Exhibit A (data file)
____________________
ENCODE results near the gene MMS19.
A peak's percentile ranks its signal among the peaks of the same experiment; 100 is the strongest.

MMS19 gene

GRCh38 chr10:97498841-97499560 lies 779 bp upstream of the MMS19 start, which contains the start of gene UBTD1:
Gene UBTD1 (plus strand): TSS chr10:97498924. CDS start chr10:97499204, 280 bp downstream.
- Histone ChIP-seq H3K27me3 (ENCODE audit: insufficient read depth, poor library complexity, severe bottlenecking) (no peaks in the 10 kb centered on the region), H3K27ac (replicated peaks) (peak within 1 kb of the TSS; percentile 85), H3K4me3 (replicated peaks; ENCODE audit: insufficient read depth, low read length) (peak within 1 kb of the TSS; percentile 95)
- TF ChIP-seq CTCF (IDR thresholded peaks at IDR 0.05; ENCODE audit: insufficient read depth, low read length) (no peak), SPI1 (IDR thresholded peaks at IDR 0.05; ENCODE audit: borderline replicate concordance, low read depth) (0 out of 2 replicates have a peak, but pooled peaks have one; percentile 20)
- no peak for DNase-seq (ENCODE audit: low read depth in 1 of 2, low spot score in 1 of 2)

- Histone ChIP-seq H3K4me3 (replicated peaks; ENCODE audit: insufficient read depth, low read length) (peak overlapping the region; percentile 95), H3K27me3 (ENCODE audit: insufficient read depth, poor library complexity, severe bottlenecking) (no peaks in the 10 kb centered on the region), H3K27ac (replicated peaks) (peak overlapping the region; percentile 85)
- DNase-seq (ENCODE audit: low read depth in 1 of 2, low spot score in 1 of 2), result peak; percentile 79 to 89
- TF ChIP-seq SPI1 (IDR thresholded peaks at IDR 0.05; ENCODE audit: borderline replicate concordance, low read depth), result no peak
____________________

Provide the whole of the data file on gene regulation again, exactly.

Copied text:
ENCODE results near the gene MMS19.
A peak's percentile ranks its signal among the peaks of the same experiment; 100 is the strongest.

MMS19 gene

GRCh38 chr10:97498841-97499560 lies 779 bp upstream of the MMS19 start, which contains the start of gene UBTD1:
Gene UBTD1 (plus strand): TSS chr10:97498924. CDS start chr10:97499204, 280 bp downstream.
- Histone ChIP-seq H3K27me3 (ENCODE audit: insufficient read depth, poor library complexity, severe bottlenecking) (no peaks in the 10 kb centered on the region), H3K27ac (replicated peaks) (peak within 1 kb of the TSS; percentile 85), H3K4me3 (replicated peaks; ENCODE audit: insufficient read depth, low read length) (peak within 1 kb of the TSS; percentile 95)
- TF ChIP-seq CTCF (IDR thresholded peaks at IDR 0.05; ENCODE audit: insufficient read depth, low read length) (no peak), SPI1 (IDR thresholded peaks at IDR 0.05; ENCODE audit: borderline replicate concordance, low read depth) (0 out of 2 replicates have a peak, but pooled peaks have one; percentile 20)
- no peak for DNase-seq (ENCODE audit: low read depth in 1 of 2, low spot score in 1 of 2)

- Histone ChIP-seq H3K4me3 (replicated peaks; ENCODE audit: insufficient read depth, low read length) (peak overlapping the region; percentile 95), H3K27me3 (ENCODE audit: insufficient read depth, poor library complexity, severe bottlenecking) (no peaks in the 10 kb centered on the region), H3K27ac (replicated peaks) (peak overlapping the region; percentile 85)
- DNase-seq (ENCODE audit: low read depth in 1 of 2, low spot score in 1 of 2), result peak; percentile 79 to 89
- TF ChIP-seq SPI1 (IDR thresholded peaks at IDR 0.05; ENCODE audit: borderline replicate concordance, low read depth), result no peak